With a sophisticated harmonic sense, Pass’s mastery was epitomized in his counterpoint between improvised lead lines, walking bass figures and chords, as well as spontaneous modulations. Through these techniques, Pass created new possibilities for jazz guitar, and became a legend in the process.


  • Merle Travis (3.74%)

    “Merle Travis is one of the greatest country musicians of all time. His renown does not match his influence.”

    The Bluegrass Situation

    As this quote from the folks at The Bluegrass Situation suggests, Merle Travis is something of an unsung guitar hero. But to dismiss Travis as merely a footnote in the Chet Atkins story is a fool’s errand, as he’s one of the most influential country guitarists of all time.

    Fortunately, that’s something that the Thalia community is all too aware of, and why Merle makes the cut on this list. Merle’s signature “Travis picking” – a syncopated style rooted in ragtime where alternating chords and bass notes are plucked by the thumb while melodies are simultaneously plucked by the index finger – was one of the most important innovations in country guitar in the 20th century. A radical evolution of Kentucky-style blues picking, it took the genre in a new direction, and inspired a generation of guitarists in the process.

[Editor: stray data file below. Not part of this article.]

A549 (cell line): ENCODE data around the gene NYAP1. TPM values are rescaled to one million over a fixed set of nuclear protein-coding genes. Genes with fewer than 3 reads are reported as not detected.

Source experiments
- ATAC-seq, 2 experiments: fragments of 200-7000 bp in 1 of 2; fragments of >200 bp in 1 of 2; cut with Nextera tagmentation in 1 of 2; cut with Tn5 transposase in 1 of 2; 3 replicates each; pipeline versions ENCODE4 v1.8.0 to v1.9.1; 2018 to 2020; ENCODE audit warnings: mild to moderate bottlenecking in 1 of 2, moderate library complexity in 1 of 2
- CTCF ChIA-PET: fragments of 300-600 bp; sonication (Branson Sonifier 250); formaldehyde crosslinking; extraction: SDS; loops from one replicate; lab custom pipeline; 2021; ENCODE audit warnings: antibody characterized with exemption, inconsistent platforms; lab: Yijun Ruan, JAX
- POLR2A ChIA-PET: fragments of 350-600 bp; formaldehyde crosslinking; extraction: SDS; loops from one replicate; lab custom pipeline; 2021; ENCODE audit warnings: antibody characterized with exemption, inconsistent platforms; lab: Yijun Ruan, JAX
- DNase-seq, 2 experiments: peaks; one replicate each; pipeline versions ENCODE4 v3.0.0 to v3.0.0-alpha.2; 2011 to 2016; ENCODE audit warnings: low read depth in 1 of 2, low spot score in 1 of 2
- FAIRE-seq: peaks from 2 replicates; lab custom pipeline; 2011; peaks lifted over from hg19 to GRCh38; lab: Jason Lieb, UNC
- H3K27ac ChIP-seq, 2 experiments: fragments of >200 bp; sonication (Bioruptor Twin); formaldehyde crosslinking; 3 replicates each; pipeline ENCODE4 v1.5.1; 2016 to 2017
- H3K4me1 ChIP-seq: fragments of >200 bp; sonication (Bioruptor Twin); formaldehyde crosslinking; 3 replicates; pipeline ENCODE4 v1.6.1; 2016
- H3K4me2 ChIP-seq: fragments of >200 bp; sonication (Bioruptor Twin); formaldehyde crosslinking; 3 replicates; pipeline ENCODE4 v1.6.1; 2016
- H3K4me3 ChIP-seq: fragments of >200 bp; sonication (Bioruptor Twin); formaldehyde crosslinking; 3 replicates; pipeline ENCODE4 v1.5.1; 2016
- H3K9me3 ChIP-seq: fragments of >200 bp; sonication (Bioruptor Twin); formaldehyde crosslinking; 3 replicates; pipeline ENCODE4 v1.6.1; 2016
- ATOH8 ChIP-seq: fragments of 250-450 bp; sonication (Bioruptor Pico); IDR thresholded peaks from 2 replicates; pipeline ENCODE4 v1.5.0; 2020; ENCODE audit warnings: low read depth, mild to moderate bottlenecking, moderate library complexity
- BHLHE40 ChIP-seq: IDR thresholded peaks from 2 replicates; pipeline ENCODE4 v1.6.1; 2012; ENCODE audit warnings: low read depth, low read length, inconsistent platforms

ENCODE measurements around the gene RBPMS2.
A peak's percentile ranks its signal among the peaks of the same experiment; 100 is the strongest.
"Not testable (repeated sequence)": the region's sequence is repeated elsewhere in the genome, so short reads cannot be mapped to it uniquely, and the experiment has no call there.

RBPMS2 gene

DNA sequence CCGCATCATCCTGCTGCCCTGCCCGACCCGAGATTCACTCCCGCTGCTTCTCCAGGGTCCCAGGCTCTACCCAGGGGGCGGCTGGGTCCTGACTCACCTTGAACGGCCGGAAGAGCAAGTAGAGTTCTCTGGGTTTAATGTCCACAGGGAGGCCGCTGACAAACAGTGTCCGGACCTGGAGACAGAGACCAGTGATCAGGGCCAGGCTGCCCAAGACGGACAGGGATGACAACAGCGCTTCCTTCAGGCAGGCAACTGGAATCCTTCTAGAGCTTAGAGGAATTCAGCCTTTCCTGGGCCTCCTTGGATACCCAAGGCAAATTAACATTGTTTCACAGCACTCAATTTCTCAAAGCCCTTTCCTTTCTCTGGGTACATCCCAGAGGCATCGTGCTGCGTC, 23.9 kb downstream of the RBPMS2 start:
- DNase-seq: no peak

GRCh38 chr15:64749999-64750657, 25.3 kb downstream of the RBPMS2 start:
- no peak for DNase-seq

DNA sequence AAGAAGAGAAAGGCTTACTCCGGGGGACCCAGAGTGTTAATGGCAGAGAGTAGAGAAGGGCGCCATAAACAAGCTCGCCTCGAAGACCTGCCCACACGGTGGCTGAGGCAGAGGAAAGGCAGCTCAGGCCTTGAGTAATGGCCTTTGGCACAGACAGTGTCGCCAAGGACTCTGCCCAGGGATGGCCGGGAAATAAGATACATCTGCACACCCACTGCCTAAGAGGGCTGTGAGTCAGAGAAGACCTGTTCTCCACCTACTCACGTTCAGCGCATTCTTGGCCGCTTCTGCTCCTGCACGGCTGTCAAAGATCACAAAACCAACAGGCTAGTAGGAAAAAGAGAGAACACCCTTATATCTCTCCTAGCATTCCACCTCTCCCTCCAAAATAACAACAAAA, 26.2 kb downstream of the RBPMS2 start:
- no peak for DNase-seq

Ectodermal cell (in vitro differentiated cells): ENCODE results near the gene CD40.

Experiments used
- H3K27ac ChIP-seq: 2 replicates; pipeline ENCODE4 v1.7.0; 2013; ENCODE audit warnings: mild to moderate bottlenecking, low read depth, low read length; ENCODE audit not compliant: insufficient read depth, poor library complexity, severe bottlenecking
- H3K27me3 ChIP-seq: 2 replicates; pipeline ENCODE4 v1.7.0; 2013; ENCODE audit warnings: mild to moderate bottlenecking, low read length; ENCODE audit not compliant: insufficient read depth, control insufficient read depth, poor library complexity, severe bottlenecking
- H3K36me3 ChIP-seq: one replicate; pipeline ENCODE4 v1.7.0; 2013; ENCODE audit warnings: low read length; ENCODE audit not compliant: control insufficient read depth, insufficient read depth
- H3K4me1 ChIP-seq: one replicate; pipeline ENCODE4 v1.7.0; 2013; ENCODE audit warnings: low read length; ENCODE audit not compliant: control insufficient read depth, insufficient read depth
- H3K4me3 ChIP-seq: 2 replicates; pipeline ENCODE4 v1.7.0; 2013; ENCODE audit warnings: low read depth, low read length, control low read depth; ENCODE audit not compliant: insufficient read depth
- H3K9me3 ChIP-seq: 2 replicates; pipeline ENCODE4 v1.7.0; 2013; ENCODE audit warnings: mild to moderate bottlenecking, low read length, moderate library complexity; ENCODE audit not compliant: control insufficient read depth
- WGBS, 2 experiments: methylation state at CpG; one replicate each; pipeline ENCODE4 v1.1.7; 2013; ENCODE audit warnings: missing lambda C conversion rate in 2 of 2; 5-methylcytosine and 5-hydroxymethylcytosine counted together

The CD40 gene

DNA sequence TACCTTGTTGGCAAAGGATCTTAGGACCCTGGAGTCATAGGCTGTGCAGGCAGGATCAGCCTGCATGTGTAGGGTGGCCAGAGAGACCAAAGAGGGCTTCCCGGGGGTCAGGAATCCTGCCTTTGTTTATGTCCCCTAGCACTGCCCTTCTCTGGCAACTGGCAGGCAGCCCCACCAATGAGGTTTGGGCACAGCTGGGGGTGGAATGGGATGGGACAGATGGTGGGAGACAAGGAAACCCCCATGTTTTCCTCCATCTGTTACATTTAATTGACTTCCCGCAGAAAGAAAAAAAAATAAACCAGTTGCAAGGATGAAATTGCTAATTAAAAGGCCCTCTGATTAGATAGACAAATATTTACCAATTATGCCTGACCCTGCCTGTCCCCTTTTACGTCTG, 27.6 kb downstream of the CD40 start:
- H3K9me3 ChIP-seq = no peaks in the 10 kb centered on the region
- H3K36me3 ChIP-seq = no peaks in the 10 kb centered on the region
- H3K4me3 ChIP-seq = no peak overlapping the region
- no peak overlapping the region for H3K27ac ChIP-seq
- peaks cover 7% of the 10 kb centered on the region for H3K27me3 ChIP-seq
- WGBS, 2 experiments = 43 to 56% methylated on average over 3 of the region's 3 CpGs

• Leo Kottke (9.63%)

    “[The guitar] chose me. I know that because I played violin, then trombone. I loved them. But they were goofy marriages. The guitar is some kind of surprise, all the time. It’s home.”

    Leo Kottke 

    With 9.63 percent of the vote, it’s the legendary Leo Kottke that takes the number three spot on this list.